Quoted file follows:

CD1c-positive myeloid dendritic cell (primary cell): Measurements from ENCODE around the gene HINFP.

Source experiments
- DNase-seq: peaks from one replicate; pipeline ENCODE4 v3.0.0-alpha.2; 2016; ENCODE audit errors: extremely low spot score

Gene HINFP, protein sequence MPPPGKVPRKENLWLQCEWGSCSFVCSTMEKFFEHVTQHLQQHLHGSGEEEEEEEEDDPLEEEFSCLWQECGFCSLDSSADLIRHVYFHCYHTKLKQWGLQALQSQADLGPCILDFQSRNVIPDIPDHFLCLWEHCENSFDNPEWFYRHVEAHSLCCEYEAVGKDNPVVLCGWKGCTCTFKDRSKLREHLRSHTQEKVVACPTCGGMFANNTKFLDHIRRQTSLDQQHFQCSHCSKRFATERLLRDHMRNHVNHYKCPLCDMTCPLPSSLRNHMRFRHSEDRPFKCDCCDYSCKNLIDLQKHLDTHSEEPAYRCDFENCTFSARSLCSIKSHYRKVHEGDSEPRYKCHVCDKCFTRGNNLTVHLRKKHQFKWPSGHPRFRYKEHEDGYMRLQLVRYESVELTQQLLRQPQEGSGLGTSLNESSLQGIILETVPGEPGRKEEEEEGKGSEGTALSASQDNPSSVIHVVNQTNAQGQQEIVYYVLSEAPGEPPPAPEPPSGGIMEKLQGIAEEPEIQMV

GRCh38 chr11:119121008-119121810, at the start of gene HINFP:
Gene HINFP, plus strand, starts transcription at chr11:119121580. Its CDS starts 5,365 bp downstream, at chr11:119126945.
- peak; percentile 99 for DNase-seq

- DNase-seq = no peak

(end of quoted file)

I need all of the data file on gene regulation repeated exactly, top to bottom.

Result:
CD1c-positive myeloid dendritic cell (primary cell): Measurements from ENCODE around the gene HINFP.

Source experiments
- DNase-seq: peaks from one replicate; pipeline ENCODE4 v3.0.0-alpha.2; 2016; ENCODE audit errors: extremely low spot score

Gene HINFP, protein sequence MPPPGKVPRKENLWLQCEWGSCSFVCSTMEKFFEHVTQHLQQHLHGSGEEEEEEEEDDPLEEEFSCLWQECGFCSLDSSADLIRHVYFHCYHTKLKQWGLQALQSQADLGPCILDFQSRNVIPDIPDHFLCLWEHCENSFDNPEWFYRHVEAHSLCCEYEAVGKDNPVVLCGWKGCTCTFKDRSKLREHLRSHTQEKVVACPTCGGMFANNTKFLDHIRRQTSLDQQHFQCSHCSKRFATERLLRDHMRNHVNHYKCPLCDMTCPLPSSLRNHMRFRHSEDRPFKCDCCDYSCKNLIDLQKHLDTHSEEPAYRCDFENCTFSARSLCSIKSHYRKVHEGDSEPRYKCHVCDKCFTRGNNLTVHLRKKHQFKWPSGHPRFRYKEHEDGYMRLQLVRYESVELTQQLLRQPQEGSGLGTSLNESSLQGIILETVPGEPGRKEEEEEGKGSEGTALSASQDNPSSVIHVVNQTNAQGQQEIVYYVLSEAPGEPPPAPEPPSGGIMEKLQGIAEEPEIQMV

GRCh38 chr11:119121008-119121810, at the start of gene HINFP:
Gene HINFP, plus strand, starts transcription at chr11:119121580. Its CDS starts 5,365 bp downstream, at chr11:119126945.
- peak; percentile 99 for DNase-seq

- DNase-seq = no peak